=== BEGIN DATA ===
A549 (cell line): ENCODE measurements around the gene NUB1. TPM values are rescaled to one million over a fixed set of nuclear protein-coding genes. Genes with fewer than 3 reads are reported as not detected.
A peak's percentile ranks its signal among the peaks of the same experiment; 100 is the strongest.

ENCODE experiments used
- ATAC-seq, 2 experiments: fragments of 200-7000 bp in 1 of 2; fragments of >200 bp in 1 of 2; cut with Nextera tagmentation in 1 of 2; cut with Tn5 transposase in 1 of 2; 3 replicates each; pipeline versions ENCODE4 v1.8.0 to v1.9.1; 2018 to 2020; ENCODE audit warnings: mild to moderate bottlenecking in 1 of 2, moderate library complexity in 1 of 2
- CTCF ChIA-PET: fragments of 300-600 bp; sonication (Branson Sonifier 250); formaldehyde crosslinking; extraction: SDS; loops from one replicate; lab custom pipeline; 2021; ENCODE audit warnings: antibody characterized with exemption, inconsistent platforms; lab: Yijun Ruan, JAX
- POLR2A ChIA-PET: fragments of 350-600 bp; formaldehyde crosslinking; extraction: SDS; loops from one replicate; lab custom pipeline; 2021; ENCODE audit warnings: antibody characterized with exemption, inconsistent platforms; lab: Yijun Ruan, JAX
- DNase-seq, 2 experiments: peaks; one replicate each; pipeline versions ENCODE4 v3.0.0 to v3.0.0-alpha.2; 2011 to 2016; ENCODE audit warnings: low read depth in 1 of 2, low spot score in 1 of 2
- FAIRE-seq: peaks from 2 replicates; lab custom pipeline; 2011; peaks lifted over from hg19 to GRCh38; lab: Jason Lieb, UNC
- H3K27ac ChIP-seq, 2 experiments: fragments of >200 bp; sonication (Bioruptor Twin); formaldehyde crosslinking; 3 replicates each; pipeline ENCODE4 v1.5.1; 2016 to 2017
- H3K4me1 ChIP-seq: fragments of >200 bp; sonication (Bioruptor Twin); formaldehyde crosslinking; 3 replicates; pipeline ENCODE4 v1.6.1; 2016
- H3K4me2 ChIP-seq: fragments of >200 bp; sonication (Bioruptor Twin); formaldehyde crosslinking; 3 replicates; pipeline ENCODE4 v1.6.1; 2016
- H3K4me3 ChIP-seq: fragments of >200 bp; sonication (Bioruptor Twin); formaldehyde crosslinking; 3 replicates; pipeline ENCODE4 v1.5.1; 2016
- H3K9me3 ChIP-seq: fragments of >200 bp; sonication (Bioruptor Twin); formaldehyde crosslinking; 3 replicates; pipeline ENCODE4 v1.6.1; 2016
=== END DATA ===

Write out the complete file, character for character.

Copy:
A549 (cell line): ENCODE measurements around the gene NUB1. TPM values are rescaled to one million over a fixed set of nuclear protein-coding genes. Genes with fewer than 3 reads are reported as not detected.
A peak's percentile ranks its signal among the peaks of the same experiment; 100 is the strongest.

ENCODE experiments used
- ATAC-seq, 2 experiments: fragments of 200-7000 bp in 1 of 2; fragments of >200 bp in 1 of 2; cut with Nextera tagmentation in 1 of 2; cut with Tn5 transposase in 1 of 2; 3 replicates each; pipeline versions ENCODE4 v1.8.0 to v1.9.1; 2018 to 2020; ENCODE audit warnings: mild to moderate bottlenecking in 1 of 2, moderate library complexity in 1 of 2
- CTCF ChIA-PET: fragments of 300-600 bp; sonication (Branson Sonifier 250); formaldehyde crosslinking; extraction: SDS; loops from one replicate; lab custom pipeline; 2021; ENCODE audit warnings: antibody characterized with exemption, inconsistent platforms; lab: Yijun Ruan, JAX
- POLR2A ChIA-PET: fragments of 350-600 bp; formaldehyde crosslinking; extraction: SDS; loops from one replicate; lab custom pipeline; 2021; ENCODE audit warnings: antibody characterized with exemption, inconsistent platforms; lab: Yijun Ruan, JAX
- DNase-seq, 2 experiments: peaks; one replicate each; pipeline versions ENCODE4 v3.0.0 to v3.0.0-alpha.2; 2011 to 2016; ENCODE audit warnings: low read depth in 1 of 2, low spot score in 1 of 2
- FAIRE-seq: peaks from 2 replicates; lab custom pipeline; 2011; peaks lifted over from hg19 to GRCh38; lab: Jason Lieb, UNC
- H3K27ac ChIP-seq, 2 experiments: fragments of >200 bp; sonication (Bioruptor Twin); formaldehyde crosslinking; 3 replicates each; pipeline ENCODE4 v1.5.1; 2016 to 2017
- H3K4me1 ChIP-seq: fragments of >200 bp; sonication (Bioruptor Twin); formaldehyde crosslinking; 3 replicates; pipeline ENCODE4 v1.6.1; 2016
- H3K4me2 ChIP-seq: fragments of >200 bp; sonication (Bioruptor Twin); formaldehyde crosslinking; 3 replicates; pipeline ENCODE4 v1.6.1; 2016
- H3K4me3 ChIP-seq: fragments of >200 bp; sonication (Bioruptor Twin); formaldehyde crosslinking; 3 replicates; pipeline ENCODE4 v1.5.1; 2016
- H3K9me3 ChIP-seq: fragments of >200 bp; sonication (Bioruptor Twin); formaldehyde crosslinking; 3 replicates; pipeline ENCODE4 v1.6.1; 2016